Archives for posts with tag: woo

Last week, the Sunday Independent published a curious article about a new water technology that purported to be the “greatest breakthrough in agriculture since the plough”. This alone set my baloney detector into overdrive, and I quickly tweeted about it on our Cork Skeptics account. The story quickly went viral, catching the attention of the sceptical community in the UK and Ireland, appearing on various blogs, forums and news aggregators and getting some media attention too.

The article outlines a “groundbreaking technology” that, when applied to plants, increases their size and output, making them largely disease resistant too. What is this technology, you might ask? Water. Or more specifically, water energised by radio waves. Like, who’d have thought of that?

The article fails to convince on a number of levels. First of all, there are the exaggerated claims. Not only does the writer refer to the technology as the greatest thing since the plough, but he mentions huge savings in fertilisers, believes it can combat global warming and alludes to gigantic chickens and sheep. Then, there are the swipes at the standard bête noirs of the alternative community: pesticides and GM foods. Then there’s the muddled science that adds radio waves to water to create a miracle substance: as if nobody has tried that one before. In addition, there were the appeals to authority – the “foremost agricultural specialist”, the Kew references, the University of Limerick and Indian Government associations.

Overall, it was a badly written article that read like a rushed press-release.  It all sounded too good, too amazing, too miraculous, to be true.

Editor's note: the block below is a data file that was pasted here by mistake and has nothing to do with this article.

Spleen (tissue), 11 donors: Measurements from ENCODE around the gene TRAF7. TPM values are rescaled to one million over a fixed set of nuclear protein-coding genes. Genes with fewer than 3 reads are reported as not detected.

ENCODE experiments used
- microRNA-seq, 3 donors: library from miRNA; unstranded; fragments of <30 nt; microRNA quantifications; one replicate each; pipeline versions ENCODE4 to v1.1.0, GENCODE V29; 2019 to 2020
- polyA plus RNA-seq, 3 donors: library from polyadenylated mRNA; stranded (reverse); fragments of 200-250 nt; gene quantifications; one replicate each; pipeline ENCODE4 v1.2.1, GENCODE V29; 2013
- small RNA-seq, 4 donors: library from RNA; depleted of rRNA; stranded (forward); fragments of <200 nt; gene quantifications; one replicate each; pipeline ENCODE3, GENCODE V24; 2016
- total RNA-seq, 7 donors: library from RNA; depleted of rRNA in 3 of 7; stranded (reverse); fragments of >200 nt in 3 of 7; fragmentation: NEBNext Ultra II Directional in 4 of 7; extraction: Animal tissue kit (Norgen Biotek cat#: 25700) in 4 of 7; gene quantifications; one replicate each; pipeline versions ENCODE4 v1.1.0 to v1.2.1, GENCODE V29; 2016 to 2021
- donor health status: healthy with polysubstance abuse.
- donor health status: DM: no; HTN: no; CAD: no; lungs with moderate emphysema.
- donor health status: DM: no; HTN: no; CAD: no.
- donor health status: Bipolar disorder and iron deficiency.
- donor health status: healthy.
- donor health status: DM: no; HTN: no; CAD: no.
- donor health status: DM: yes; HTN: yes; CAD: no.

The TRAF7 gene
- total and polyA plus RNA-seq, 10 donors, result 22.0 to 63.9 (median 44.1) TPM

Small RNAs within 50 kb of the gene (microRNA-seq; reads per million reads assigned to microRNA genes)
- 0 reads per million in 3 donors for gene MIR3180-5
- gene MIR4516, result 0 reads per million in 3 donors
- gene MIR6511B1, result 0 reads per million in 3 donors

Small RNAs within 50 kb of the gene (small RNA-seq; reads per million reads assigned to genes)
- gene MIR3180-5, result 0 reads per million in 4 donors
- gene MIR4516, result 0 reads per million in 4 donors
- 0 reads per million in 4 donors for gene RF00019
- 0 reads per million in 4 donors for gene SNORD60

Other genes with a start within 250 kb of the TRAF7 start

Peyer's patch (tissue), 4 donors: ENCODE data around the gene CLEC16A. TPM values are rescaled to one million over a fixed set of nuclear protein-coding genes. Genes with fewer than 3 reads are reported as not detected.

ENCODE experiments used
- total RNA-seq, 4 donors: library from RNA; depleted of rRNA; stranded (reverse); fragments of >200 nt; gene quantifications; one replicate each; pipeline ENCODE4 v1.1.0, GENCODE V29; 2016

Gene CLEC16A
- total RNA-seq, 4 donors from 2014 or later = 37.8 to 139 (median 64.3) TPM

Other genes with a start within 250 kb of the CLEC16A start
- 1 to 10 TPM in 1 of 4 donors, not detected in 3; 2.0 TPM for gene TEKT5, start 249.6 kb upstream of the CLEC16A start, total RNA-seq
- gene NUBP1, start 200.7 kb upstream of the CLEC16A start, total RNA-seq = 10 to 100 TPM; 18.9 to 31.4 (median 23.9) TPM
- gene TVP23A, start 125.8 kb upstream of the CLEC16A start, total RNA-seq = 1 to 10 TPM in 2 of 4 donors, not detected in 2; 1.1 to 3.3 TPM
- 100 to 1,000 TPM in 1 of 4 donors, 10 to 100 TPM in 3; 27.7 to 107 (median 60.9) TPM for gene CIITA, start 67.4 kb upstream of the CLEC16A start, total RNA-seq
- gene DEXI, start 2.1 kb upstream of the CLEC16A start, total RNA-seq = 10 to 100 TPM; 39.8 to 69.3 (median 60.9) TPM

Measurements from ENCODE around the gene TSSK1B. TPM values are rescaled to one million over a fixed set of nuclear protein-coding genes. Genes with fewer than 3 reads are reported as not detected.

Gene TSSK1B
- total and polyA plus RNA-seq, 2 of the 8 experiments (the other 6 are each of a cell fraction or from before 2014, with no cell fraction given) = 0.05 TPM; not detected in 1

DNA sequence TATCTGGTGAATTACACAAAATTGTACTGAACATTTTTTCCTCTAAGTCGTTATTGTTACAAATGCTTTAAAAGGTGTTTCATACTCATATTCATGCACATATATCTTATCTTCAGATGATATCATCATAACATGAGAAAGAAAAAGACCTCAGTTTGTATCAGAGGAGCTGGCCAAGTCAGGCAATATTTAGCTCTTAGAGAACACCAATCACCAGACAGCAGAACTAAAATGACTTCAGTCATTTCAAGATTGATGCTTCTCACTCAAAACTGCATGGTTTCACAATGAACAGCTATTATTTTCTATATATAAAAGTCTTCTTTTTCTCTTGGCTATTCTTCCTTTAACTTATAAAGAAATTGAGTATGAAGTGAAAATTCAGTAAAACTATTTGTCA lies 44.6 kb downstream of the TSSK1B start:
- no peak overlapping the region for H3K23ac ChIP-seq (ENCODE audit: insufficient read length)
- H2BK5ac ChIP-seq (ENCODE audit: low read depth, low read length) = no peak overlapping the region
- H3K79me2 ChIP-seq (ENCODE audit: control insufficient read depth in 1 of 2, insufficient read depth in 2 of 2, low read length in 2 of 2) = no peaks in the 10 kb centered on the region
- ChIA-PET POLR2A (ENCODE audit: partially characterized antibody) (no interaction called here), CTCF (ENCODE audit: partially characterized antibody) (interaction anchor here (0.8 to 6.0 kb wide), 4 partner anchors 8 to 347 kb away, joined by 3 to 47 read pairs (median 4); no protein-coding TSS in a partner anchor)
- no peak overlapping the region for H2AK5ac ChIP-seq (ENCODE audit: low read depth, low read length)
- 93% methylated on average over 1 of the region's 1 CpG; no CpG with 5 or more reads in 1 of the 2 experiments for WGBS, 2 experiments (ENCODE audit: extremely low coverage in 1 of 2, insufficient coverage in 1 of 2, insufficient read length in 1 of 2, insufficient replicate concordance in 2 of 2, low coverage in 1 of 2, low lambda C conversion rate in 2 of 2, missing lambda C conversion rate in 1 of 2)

I took a quick look at Vi-Aqua’s website and immediately I came across another red-flag: its lack of any side-effects. Vi-Aqua was quickly looking more like the agricultural equivalent of Homeopathy, the long discredited alternative medical treatment that has no side effects precisely because it doesn’t actually do anything. And what did I find in the “Full Scientific Proof” Report on Page 8? Yep. “Magnetic Water Memory”. In other words, Homeopathy.

Then, on Page 8: “To date no supporting scientific papers have been published”. Then why make such outlandish claims in the national newspapers? It seemed to me that we were seeing another Steorn, another Cold Fusion, another Arsenic Life, where the normal peer review process was being bypassed in order to generate media interest.

Andrew Jackson of TCD got on the case. He had a few commentaries to add: the paper cast a wide net in order to identify apparent statistical correlations, it referred to pig studies that were unblinded and inadequately controlled. None of the studies adequately supported the wild claims the article was making.

Broadsheet.ie picked it up. In the comments there was a link to a “Gallery of Water Related Pseudo-science”, in which Vi-Aqua got a mention. We also learned that the technology had been around since 2004. There was also a Reddit link with a commenter claiming that they had tested this stuff in 2007 with no discernible effect.

Then there was the Kew connection. The Sunday Independent article said the following:

In recognition of the groundbreaking technology, the Royal Botanical Gardens at Kew, London, recently took the hitherto unheard-of step of granting Professor Austin Darragh and his team the right to use their official centuries-old coat of arms on the new technology – the first time ever that Kew Gardens has afforded anyone such an honour.

A friend contacted Kew Gardens, and although initially the response was that they endorsed Vi-Aqua, I received a tweet later which said “Thank you your interest. Kew has not endorsed these products since 2006. The article in the Irish Independent was inaccurate.”

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This pretty much brings us up to date. It would be good to hear more from Kew Gardens and from the Warrenstown people, with a review of their controls from a scientific perspective. It would also be interesting how comfortable the University of Limerick is about this, given that they appear to be associated with these claims.